October 4, 2022
Under the direction of HILOBROW editor Josh Glenn, the MIT Press’s Radium Age is reissuing notable proto-sf stories from the underappreciated era between 1900–1935.
In these forgotten classics, sf readers will discover the origins of enduring tropes like robots (berserk or benevolent), tyrannical supermen, dystopias and apocalypses, sinister telepaths, and eco-catastrophes.
With new contributions by historians, science journalists, and sf authors, the Radium Age book series will recontextualize the breakthroughs and biases of these proto-sf pioneers, and chart the emergence of a burgeoning literary genre.
Today marks the publication of the following Radium Age series title…
Introduction by MATTHEW DE ABAITUA
(October 4, 2022)
In a near-future England, a new government entity — the Ministry of Brains — attempts to stave off idiocracy through a program of compulsory selective breeding. Kitty Grammont, who shares the author’s own ambivalent attitude to life, gets involved in the Ministry’s propaganda efforts, which are detailed with an entertaining thoroughness. However, when Kitty falls in love with the Minister for Brains, a man whose genetic shortcomings make a union with her impossible, their illicit affair threatens to topple the government. Because it ridiculed wartime bureaucracy, the planned 1918 publication of What Not, whose alphabetical caste system would directly influence Aldous Huxley’s 1932 dystopia Brave New World, was delayed until after the end of World War I.
“Miss Macaulay’s ‘prophetic comedy’ is a joyous rag of Government office routine, flappery, Pelmania, Tribunals, State advertising, the Lower Journalism and ‘What Not.’ …. A very shrewd piece of observation, whimsicality and tempered malice.” — Punch (1919)
“One of the wittiest, most ironical, and altogether funniest books that have appeared these many years.” — The Daily Telegraph (1919)
“As a frankly frivolous, always humorous and often witty caricature of modern tendencies, the thing is a brilllant success.” — The Observer (1919)
“An entertaining satire upon the current tendecy to put us under Government regulations in everything, even getting married.” — Globe (1919)
“Her serious story is impressive and affecting. But the chief delight of the book is in its gay and ridiculous wit.” — New Statesman (1919)
“A satire of Britain after World War One, where mental improvement has its own powerful government department. A cross between Brave New World and Orwell’s ‘Ministry of Truth’ — all delivered with a sly wit and arch tongue.” — Philippa Levine, William Prescott Webb Chair in History and Ideas, University of Texas at Austin.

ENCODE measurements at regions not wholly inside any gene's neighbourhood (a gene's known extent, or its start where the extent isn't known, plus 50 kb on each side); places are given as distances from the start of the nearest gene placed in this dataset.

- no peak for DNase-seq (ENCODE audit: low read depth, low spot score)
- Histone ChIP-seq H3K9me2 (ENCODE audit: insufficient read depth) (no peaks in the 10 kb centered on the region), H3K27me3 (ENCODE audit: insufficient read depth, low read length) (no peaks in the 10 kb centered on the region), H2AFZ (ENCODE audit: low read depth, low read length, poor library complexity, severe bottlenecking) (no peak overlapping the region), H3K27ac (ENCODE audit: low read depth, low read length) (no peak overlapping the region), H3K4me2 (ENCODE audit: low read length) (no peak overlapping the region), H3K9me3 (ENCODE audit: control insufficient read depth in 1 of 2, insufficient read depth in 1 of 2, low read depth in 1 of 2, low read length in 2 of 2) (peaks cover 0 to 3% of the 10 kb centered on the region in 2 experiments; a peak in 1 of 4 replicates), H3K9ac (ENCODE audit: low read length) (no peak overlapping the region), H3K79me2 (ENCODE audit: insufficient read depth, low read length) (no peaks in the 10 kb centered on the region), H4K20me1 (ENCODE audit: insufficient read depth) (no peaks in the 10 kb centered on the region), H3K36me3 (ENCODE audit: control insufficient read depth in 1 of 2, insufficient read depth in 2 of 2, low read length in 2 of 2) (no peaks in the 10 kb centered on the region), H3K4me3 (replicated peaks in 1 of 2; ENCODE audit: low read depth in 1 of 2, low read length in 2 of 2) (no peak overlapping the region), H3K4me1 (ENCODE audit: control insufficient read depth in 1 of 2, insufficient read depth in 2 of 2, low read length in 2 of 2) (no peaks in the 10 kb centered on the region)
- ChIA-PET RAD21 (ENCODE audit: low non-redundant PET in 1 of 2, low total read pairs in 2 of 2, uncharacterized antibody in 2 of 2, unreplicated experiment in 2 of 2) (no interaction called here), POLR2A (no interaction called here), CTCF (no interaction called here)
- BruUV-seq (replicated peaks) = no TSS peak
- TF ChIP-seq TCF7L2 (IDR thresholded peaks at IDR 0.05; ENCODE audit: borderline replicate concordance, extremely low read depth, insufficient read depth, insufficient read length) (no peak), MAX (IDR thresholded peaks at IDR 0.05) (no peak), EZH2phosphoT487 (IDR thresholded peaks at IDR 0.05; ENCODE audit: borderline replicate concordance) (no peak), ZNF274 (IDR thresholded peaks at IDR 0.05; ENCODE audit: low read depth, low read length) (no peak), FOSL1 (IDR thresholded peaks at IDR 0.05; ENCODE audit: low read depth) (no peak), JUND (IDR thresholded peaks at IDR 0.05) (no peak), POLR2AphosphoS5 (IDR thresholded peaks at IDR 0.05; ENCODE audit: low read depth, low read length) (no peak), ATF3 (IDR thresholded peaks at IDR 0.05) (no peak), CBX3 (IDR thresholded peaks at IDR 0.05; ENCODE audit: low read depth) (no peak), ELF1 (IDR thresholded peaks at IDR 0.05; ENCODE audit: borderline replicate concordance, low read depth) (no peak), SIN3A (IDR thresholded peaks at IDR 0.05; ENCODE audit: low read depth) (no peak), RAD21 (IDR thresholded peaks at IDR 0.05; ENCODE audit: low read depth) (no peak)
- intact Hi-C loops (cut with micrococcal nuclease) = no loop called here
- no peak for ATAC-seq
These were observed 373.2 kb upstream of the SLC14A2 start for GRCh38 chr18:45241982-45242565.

ROSE MACAULAY (1881–1958) was an English writer who during the First World War worked in the British Propaganda Department; later, she became a civil servant in the War Office. Several of her satirical novels, including Potterism (1920), Dangerous Ages (1921), and Told by an Idiot (1923) were best-sellers. Macaulay was also a journalist, poet, and essayist, and the author of biographies and travelogues. She is best remembered today for her autobiographical final novel, The Towers of Trebizond (1956).
MATTHEW DE ABAITUA is a senior lecturer in Creative Writing at the University of Essex. His debut science fiction novel The Red Men (2007) was shortlisted for the Arthur C. Clarke Award and adapted into a short film, Dr. Easy. His science fiction novels IF THEN (2015) and The Destructives (2016) complete the loose trilogy. His book Self & I: A Memoir of Literary Ambition (2018) was shortlisted for the New Angle Prize for Literature.
Originally published in 1918. Cover designed by Seth. See this book at MIT Press.
RADIUM AGE PROTO-SF FROM THE MIT PRESS: VOICES FROM THE RADIUM AGE, ed. Joshua Glenn | J.D. Beresford’s A WORLD OF WOMEN | E.V. Odle’s THE CLOCKWORK MAN | H.G Wells’s THE WORLD SET FREE | Pauline Hopkins’s OF ONE BLOOD | J.J. Connington’s NORDENHOLT’S MILLION | Rose Macaulay’s WHAT NOT | Cicely Hamilton’s THEODORE SAVAGE | Arthur Conan Doyle’s THE LOST WORLD & THE POISON BELT | G.K. Chesterton’s THE NAPOLEON OF NOTTING HILL | William Hope Hodgson’s THE NIGHT LAND | MORE VOICES FROM THE RADIUM AGE, ed. Joshua Glenn | Hemendrakumar Roy’s THE INHUMANS | Charlotte Haldane’s MAN’S WORLD | Francis Stevens’s THE HEADS OF CERBERUS & OTHER STORIES | Edward Shanks’s THE PEOPLE OF THE RUINS | J.D. Beresford’s THE HAMPDENSHIRE WONDER | John Taine’s THE GREATEST ADVENTURE.
RADIUM AGE PROTO-SF: “Radium Age” is Josh Glenn’s name for the nascent sf genre’s c. 1900–1935 era, a period which saw the discovery of radioactivity, i.e., the revelation that matter itself is constantly in movement — a fitting metaphor for the first decades of the 20th century, during which old scientific, religious, political, and social certainties were shattered. More info here.